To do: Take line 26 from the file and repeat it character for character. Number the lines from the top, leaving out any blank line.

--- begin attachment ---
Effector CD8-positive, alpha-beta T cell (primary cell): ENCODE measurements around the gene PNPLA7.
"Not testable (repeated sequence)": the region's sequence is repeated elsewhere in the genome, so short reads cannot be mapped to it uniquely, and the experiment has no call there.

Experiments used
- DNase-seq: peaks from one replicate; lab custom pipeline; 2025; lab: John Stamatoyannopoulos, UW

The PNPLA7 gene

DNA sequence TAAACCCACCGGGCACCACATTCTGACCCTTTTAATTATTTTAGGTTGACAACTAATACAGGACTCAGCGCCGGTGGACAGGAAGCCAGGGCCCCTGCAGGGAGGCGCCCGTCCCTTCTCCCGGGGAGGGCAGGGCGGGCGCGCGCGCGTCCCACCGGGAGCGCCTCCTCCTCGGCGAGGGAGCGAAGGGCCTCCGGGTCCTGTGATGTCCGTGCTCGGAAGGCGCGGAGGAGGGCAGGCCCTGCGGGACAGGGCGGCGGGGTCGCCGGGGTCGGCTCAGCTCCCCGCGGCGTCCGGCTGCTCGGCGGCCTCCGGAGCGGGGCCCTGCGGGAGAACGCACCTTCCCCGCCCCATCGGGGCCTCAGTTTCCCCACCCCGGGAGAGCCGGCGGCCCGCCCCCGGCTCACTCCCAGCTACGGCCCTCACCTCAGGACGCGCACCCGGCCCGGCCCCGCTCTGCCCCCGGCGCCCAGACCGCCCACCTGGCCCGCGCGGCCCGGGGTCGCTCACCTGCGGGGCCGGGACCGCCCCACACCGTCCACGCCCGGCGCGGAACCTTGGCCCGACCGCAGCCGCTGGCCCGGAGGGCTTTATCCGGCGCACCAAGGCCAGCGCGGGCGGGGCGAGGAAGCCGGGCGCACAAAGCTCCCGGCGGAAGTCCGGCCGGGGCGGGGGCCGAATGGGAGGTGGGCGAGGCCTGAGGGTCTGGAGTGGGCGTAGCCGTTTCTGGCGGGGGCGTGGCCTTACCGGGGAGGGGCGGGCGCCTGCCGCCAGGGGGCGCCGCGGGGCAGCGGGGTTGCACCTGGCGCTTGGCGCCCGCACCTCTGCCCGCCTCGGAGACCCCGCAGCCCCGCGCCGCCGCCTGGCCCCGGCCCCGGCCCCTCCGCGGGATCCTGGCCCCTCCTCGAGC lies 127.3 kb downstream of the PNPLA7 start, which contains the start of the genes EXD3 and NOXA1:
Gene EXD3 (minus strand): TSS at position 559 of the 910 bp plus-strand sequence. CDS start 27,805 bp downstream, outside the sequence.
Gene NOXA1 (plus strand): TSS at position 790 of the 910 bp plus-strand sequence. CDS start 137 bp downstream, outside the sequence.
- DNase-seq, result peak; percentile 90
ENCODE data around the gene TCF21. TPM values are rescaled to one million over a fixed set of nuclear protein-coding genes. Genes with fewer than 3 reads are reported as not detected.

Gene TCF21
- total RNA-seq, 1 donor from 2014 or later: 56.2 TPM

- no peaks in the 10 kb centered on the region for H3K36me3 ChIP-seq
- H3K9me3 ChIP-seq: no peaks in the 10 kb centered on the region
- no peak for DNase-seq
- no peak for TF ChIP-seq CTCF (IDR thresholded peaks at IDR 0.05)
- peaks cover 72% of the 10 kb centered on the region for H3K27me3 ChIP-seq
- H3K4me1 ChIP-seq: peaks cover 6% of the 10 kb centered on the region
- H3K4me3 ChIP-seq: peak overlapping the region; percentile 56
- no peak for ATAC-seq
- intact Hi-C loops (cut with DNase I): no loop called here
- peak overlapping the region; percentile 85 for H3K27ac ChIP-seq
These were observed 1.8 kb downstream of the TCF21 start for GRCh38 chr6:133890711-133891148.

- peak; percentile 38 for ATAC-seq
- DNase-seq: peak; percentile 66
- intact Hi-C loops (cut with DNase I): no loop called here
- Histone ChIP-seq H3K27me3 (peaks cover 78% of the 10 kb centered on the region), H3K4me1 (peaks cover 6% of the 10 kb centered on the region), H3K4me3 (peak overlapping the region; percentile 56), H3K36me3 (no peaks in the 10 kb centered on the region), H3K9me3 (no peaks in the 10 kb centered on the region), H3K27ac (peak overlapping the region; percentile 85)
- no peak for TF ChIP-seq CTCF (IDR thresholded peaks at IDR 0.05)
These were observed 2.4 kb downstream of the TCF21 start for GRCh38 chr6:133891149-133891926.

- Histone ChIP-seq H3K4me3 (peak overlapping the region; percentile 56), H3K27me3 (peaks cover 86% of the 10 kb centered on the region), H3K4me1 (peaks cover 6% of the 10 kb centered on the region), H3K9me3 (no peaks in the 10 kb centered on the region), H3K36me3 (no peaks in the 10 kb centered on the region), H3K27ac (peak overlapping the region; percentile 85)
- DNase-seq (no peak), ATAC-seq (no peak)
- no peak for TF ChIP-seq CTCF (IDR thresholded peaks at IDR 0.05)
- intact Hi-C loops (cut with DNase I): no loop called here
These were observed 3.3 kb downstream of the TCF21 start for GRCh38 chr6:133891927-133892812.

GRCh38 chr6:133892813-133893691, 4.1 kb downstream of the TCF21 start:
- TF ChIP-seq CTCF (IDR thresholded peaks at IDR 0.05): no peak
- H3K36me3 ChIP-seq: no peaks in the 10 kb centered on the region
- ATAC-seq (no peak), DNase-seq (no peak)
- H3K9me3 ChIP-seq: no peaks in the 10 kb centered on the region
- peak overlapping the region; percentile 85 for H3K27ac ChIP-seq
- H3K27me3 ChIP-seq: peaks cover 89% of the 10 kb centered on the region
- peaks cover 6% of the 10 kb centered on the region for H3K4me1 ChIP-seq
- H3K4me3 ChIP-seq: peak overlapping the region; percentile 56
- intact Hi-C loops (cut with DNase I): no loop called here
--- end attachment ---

- intact Hi-C loops (cut with DNase I): no loop called here